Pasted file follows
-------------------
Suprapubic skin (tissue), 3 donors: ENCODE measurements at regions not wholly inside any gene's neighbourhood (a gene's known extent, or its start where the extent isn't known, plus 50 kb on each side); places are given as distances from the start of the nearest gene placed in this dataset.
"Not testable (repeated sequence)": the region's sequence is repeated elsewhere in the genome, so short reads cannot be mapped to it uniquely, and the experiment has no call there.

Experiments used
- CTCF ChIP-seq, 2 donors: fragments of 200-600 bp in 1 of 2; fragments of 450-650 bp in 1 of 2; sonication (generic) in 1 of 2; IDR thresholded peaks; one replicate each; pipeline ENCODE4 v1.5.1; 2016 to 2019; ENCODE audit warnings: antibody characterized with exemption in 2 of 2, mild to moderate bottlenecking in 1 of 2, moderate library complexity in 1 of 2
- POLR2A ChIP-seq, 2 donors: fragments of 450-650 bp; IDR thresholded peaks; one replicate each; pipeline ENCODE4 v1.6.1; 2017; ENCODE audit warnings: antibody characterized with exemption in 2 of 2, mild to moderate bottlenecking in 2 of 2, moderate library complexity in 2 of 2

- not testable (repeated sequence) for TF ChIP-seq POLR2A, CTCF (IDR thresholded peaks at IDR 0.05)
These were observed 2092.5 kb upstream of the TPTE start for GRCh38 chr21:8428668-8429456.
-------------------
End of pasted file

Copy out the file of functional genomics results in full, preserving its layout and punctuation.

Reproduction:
Suprapubic skin (tissue), 3 donors: ENCODE measurements at regions not wholly inside any gene's neighbourhood (a gene's known extent, or its start where the extent isn't known, plus 50 kb on each side); places are given as distances from the start of the nearest gene placed in this dataset.
"Not testable (repeated sequence)": the region's sequence is repeated elsewhere in the genome, so short reads cannot be mapped to it uniquely, and the experiment has no call there.

Experiments used
- CTCF ChIP-seq, 2 donors: fragments of 200-600 bp in 1 of 2; fragments of 450-650 bp in 1 of 2; sonication (generic) in 1 of 2; IDR thresholded peaks; one replicate each; pipeline ENCODE4 v1.5.1; 2016 to 2019; ENCODE audit warnings: antibody characterized with exemption in 2 of 2, mild to moderate bottlenecking in 1 of 2, moderate library complexity in 1 of 2
- POLR2A ChIP-seq, 2 donors: fragments of 450-650 bp; IDR thresholded peaks; one replicate each; pipeline ENCODE4 v1.6.1; 2017; ENCODE audit warnings: antibody characterized with exemption in 2 of 2, mild to moderate bottlenecking in 2 of 2, moderate library complexity in 2 of 2

- not testable (repeated sequence) for TF ChIP-seq POLR2A, CTCF (IDR thresholded peaks at IDR 0.05)
These were observed 2092.5 kb upstream of the TPTE start for GRCh38 chr21:8428668-8429456.